People keep asking me how I’m able to get so many comments on my posts but it’s hard to tell them to just be you. Write your posts like you are helping a good friend. Answer their comments because you care. It really is that easy..

    Really love this post and will share away. Thanks so much for this one.

    ~Adrienne

    • Ruth - The Freelance Writing Blog says:

      You’re the master at authenticity and engagement Adrienne! In fact – people should visit your site for a lesson on how it’s done right!

  11. Sylviane Nuccio says:

    Hi Ruth, I really like your content. Everything you said makes sense.

    I do know that being a bit provocative calls for people feedback, but I kinda shy away a bit from it too. All in all being out of the ordinary will always bring forth replies and comments and I think it’s a good idea not to always be all so nice and agreeable when we may find a way to be otherwise and taste the waters.

    • Ruth - The Freelance Writing Blog says:

      Well said!

  12. cash4wealth says:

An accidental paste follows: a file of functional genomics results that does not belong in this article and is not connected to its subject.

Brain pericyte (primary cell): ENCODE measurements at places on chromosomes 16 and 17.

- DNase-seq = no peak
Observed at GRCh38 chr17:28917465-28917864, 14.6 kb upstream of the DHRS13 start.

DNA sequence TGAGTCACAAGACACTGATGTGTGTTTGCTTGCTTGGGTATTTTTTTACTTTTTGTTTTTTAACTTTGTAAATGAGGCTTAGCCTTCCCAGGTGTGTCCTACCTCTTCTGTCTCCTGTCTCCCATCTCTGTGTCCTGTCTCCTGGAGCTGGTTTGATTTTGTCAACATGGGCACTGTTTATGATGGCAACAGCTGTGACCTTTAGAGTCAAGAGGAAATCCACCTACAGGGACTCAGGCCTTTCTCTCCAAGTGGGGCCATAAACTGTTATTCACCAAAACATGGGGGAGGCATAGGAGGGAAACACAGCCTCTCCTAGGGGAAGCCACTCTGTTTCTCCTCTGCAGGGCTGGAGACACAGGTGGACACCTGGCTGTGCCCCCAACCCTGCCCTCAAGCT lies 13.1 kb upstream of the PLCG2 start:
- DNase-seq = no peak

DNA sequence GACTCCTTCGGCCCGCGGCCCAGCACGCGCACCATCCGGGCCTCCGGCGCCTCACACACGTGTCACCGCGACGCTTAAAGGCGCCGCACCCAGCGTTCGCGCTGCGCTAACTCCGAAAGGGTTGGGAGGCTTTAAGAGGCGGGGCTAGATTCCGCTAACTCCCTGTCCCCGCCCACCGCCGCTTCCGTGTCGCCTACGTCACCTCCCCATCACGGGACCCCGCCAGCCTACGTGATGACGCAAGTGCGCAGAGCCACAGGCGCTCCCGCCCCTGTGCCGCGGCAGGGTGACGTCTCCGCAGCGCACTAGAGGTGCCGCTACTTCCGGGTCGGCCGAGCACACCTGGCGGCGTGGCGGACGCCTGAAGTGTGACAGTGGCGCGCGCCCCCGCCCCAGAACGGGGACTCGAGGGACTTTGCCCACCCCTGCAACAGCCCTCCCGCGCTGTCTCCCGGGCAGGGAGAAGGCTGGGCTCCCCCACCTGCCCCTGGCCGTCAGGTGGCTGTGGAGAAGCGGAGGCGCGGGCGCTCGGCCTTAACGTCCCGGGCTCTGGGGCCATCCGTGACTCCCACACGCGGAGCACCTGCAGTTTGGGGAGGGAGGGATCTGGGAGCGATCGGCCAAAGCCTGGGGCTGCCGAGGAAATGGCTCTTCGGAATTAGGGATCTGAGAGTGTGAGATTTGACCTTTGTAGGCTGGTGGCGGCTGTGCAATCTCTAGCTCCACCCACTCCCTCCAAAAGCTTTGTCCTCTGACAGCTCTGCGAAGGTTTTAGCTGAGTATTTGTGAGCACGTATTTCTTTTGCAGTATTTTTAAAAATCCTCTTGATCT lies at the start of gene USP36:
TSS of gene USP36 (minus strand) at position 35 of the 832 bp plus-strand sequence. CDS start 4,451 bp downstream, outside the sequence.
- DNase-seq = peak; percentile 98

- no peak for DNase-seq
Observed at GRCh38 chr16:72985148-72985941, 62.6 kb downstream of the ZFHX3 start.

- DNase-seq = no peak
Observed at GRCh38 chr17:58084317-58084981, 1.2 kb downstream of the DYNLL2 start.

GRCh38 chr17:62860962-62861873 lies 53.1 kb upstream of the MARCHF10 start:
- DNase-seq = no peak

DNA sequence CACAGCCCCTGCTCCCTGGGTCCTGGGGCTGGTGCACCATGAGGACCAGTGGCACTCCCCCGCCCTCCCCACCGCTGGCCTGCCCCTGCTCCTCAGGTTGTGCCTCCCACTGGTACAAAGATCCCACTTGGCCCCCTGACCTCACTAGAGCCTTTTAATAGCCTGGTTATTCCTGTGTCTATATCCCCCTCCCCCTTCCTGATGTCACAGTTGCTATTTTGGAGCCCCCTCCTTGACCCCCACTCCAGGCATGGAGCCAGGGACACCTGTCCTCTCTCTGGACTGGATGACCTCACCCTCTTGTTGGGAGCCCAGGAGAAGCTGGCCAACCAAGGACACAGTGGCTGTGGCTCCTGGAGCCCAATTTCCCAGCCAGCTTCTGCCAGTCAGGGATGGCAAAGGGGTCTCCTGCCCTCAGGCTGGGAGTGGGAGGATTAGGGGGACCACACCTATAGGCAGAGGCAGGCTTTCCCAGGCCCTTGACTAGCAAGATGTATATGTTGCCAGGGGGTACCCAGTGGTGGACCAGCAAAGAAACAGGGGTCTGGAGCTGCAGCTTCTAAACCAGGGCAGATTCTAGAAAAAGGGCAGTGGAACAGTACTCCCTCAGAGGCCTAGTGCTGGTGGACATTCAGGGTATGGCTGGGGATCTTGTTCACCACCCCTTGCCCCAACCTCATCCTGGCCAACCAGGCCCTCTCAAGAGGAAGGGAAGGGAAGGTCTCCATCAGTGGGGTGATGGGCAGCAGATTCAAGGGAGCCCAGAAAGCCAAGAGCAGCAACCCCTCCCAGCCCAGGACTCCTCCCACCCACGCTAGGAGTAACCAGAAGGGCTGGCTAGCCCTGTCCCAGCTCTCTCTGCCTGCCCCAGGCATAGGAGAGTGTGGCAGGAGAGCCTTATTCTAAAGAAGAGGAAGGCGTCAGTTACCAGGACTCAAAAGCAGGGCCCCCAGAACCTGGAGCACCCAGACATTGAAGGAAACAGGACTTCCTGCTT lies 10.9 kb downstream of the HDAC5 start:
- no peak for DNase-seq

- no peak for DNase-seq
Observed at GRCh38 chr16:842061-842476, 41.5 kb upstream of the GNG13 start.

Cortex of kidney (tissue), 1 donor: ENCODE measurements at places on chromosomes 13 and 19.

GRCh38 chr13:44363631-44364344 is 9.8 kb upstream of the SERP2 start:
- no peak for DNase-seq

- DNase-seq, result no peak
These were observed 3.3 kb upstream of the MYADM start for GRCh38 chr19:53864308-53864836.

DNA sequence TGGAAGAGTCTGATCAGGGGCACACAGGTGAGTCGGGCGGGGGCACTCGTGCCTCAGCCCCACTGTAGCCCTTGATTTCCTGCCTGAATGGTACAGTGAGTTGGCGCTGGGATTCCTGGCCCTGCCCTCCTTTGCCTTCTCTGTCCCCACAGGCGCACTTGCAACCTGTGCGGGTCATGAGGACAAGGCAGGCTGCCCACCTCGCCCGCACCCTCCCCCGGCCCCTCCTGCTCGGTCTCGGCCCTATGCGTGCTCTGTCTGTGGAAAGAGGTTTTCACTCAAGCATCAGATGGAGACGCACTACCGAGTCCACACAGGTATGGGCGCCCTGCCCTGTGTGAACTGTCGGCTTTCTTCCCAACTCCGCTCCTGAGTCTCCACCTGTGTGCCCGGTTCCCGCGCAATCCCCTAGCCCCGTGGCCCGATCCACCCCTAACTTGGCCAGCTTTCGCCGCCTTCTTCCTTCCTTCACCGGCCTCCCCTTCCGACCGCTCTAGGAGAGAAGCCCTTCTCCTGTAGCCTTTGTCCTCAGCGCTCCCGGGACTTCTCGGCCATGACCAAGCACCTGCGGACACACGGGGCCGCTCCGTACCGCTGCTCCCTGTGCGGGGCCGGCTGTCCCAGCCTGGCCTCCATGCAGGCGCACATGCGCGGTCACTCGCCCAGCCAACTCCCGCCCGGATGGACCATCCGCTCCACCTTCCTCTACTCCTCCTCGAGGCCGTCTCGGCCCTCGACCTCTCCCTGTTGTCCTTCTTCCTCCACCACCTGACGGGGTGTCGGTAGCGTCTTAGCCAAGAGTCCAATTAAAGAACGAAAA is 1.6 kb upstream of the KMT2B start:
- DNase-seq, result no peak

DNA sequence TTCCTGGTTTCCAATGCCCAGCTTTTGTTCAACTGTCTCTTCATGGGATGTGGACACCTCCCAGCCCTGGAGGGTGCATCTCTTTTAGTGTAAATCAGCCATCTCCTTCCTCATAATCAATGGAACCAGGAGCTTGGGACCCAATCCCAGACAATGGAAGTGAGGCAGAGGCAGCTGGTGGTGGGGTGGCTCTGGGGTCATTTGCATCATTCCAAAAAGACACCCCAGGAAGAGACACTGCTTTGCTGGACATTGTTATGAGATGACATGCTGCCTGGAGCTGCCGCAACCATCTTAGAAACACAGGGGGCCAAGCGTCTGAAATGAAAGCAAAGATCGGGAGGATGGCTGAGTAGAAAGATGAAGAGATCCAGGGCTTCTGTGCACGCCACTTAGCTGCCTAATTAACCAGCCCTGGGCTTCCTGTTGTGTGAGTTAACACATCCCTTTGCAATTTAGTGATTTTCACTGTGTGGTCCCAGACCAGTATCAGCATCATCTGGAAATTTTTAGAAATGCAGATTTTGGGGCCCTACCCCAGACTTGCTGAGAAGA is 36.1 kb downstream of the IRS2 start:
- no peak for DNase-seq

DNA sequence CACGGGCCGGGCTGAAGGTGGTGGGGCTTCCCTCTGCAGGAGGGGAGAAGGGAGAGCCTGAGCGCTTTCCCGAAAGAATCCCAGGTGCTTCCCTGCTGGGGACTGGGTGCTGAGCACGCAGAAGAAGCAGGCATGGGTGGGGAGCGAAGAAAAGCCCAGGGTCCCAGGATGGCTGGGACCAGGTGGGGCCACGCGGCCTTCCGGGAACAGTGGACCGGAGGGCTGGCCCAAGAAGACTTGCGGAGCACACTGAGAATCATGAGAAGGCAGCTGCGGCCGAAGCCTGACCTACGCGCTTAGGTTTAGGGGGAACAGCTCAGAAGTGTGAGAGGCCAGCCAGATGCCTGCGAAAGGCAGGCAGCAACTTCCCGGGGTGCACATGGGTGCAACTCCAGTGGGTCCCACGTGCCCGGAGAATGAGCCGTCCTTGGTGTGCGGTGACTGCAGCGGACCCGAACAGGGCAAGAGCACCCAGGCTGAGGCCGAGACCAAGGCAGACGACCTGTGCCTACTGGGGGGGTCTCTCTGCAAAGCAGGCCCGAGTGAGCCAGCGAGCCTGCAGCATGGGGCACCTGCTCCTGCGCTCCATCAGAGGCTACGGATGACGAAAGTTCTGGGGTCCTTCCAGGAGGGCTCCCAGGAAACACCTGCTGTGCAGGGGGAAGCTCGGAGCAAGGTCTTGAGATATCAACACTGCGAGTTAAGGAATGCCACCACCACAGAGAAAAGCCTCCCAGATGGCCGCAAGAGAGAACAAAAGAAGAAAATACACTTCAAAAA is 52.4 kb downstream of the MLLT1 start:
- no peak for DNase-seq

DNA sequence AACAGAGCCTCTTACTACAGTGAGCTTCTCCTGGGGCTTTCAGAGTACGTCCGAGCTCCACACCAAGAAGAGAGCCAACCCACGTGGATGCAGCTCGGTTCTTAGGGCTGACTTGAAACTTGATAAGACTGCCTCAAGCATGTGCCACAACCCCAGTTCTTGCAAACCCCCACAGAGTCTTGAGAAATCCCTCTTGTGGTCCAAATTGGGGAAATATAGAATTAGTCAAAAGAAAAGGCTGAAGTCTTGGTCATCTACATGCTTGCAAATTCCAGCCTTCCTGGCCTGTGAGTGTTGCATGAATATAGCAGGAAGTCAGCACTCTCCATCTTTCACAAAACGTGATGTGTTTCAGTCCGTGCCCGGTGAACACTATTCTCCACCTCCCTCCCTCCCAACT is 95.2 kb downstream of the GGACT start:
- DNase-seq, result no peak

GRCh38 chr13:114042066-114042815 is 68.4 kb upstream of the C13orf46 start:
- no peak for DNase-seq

Ruth your article is compelling and most controversial,its just one of a kind.Quite expository anyway,good job.

  13. Sanna Hellström says:

    Hi Bamidele,

    You so ROCK!!!! PR 4?????? Wonderful!!!!! SO good for you!

    I have mentioned you today in on e of my blogposts!

    All positive! hope it´s ok!

    Best to you from your Swedish “granny” Sanna 🙂

    • Bamidele says:

      Thanks Sanna!

      Thanks a ton for the mention in your blog post! Is there a link to check it out, so I can comment and spread the word?

      YoungPrePro’s been PR4 for almost a year now; I’m praying to get an increase in the next update (not that it matters that much, though) 🙂

      Thanks so much for the support and positivity! I really appreciate it 🙂

  14. Kenny Fabre says:

    Ruth,

    I think that conversation first starts with adding value, and giving personal input and opinion on certain issues. A blog in general is a like a community for discussion and honest conversation.

    great post again Ruth blogging is one of the best ways to build interaction and conversation.

    Kenny Fabre
    Internet Marketing Blog

    • Ruth - The Freelance Writing Blog says:

      I agree – blogging has created such wonderful opportunity for networking, engagement, conversation. Whereas before, marketing (and even internet marketing) was static and flat, social media has opened it right up so that it is accessible to everyone.

  15. Tech Buzz says:

    Some really interesting points you have written. Thanks for the share : D.

Onibalusi

Welcome! I'm Bamidele Onibalusi, a young writer and blogger. I believe writers are unique and highly talented individuals that should be given the respect they deserve. This blog offers practical advice to help you become truly in charge of your writing career.